This page is a quick introduction to some of the architecture behind Appian on Kubernetes for self-managed customers, specifically its use of the operator pattern. We'll give context on what the operator pattern is, what the Appian operator itself is responsible for managing, and help build a mental model of what Appian on Kubernetes really looks like.
Kubernetes is built around declarative state. You tell the cluster what you expect to be there (the desired state), and the cluster constantly works its hardest to ensure what's actually there (the actual state) is always in alignment with what's desired. Of particular interest is Kubernetes' self-healing capabilities — if you ask for three replicas of a pod, not only will three replicas come up, but if one of them goes down, Kubernetes will recognize this discrepancy and work to get it up and running again. This constant work and rework to make sure the desired and actual states are in alignment is called reconciliation.
Kubernetes typically covers this through various built-in controllers. For example, clusters come with a Deployment Controller which reacts whenever a Deployment is created, updated, or deleted. This controller can be thought of as an infinite loop that is constantly checking the desired state (the Deployment manifests) and actual state of the cluster and reconciling the two.
When you're working on complex, stateful applications that require more logic than just the basic Kubernetes primitives like Pods and Deployments, you might find yourself wondering if you can write your own controller that reacts to a custom resource you define. This is essentially what an operator is — by leveraging custom resource definitions, you can extend the Kubernetes API to add new types of resources for which you write your own controller for.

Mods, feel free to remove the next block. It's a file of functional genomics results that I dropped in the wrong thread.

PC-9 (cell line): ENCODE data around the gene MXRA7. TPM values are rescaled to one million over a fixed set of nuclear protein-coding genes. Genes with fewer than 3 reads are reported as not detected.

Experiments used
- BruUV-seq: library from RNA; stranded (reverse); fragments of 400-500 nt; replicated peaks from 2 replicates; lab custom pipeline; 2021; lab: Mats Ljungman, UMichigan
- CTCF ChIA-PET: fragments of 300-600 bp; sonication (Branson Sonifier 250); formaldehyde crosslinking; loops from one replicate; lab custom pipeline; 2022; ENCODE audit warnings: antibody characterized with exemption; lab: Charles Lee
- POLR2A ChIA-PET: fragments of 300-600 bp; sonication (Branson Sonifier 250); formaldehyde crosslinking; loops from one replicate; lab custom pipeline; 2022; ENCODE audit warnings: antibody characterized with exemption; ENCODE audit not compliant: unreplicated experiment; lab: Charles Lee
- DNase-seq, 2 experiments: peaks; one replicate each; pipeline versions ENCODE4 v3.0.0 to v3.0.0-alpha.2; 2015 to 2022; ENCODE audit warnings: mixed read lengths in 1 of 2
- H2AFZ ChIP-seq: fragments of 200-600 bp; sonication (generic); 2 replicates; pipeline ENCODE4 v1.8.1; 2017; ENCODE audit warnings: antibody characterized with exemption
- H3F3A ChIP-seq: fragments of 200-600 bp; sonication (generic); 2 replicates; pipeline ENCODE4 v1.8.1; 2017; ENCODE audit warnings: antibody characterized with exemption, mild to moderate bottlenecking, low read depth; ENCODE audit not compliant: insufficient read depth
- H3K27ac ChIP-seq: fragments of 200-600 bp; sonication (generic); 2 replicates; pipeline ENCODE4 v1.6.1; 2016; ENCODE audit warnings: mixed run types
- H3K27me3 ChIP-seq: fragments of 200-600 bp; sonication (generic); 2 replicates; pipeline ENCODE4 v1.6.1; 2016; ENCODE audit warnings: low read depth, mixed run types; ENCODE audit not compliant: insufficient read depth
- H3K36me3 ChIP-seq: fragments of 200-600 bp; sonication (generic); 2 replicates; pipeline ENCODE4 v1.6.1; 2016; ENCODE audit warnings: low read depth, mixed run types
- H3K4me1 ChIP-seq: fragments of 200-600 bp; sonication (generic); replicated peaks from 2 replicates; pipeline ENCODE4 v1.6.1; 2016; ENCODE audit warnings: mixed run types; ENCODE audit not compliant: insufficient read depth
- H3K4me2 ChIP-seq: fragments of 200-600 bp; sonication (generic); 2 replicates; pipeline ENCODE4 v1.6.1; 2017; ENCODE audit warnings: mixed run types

There are multiple frameworks available for creating your own operator. Appian uses Kubebuilder to quickly scaffold our own custom resource and controller code.
Since Appian is such a complex, stateful application, it's not enough to simply throw its image(s) into a Pod spec and call it a day. There's a good amount of behind-the-scenes logic and coordination that goes into starting Appian.
The Appian operator is meant to handle that for you. Rather than going through this complicated installation process yourself, you can instead define a base configuration for your Appian installation via the Appian custom resource and let the operator handle all the dirty work for you.
Let's walk through how this works. When you install the Appian operator Helm chart, your cluster is given a new custom resource definition (or CRD) for Appian. This basically allows you to apply an Appian custom resource (or CR) that follows the spec laid out by the CRD, just like you can apply a Pod or a Deployment that follows the spec defined by the Kubernetes API. You can think of CRDs and CRs as analogous to classes and objects in object-oriented languages like Java — the CRD defines the spec, while a CR is an actual instance of that spec.
When you install the Appian operator Helm chart, your cluster is also given an Appian controller that knows how to respond to Appian CRs. Whenever you create an Appian CR, this controller will constantly work to make sure the desired state of the CR is in alignment with the actual state in the cluster. This constant reconciliation logic allows for better self-healing when things go wrong.
In addition to managing cluster state for you, the operator pattern allows Appian to expose lots of base configurations at the CRD level. When creating your CRD, you can specify all sorts of things such as custom properties, specific images, init containers, URLs, ingress, and anything else. The operator will take these configurations and apply them correctly to all the various Kubernetes resources it creates and manages.
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